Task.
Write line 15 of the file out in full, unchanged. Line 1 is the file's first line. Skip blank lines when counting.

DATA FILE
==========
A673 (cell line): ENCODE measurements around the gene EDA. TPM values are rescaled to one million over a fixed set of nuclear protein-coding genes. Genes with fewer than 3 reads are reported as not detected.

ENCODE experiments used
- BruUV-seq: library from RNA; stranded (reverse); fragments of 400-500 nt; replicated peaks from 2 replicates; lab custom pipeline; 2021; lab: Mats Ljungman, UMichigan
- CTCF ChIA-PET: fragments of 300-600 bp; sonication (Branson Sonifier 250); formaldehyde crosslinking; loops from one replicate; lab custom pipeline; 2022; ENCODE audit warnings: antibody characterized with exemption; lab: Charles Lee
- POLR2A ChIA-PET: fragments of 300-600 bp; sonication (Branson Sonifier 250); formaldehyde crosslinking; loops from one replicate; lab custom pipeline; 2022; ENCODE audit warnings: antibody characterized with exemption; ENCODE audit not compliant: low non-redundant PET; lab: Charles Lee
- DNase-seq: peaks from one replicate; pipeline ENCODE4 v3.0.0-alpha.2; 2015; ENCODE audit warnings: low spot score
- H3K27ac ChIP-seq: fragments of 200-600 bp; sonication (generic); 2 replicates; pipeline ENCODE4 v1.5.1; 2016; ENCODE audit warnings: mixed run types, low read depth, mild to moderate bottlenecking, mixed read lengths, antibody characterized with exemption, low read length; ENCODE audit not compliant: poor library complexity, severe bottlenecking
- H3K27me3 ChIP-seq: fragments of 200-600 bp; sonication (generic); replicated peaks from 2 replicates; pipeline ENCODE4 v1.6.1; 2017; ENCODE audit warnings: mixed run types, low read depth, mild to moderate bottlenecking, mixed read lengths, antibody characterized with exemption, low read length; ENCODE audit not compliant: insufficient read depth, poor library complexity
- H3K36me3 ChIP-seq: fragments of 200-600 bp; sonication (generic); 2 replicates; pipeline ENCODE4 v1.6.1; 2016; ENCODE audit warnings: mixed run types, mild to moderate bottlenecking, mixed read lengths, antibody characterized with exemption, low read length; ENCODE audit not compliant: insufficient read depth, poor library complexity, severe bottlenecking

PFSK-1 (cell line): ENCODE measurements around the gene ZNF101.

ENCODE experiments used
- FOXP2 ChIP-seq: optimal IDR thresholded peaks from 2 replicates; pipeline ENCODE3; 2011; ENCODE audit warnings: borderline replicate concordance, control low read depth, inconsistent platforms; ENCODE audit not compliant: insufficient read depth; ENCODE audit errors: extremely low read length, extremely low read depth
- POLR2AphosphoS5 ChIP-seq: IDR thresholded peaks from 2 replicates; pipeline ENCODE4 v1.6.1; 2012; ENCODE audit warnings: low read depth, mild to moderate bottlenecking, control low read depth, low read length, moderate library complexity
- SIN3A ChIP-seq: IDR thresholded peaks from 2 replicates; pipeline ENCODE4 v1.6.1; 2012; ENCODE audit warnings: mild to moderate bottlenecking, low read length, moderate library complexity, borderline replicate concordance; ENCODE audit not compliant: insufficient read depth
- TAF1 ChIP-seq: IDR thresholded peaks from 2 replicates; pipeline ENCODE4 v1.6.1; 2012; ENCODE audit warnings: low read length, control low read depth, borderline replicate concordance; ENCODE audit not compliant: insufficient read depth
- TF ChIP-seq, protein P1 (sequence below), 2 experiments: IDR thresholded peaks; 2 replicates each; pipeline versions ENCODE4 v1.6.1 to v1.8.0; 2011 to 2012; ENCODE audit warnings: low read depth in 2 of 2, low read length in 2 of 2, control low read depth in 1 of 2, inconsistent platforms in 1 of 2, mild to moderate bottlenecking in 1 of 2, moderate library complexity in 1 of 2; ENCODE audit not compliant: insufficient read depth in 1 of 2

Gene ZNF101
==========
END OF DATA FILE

- TAF1 ChIP-seq: IDR thresholded peaks from 2 replicates; pipeline ENCODE4 v1.6.1; 2012; ENCODE audit warnings: low read length, control low read depth, borderline replicate concordance; ENCODE audit not compliant: insufficient read depth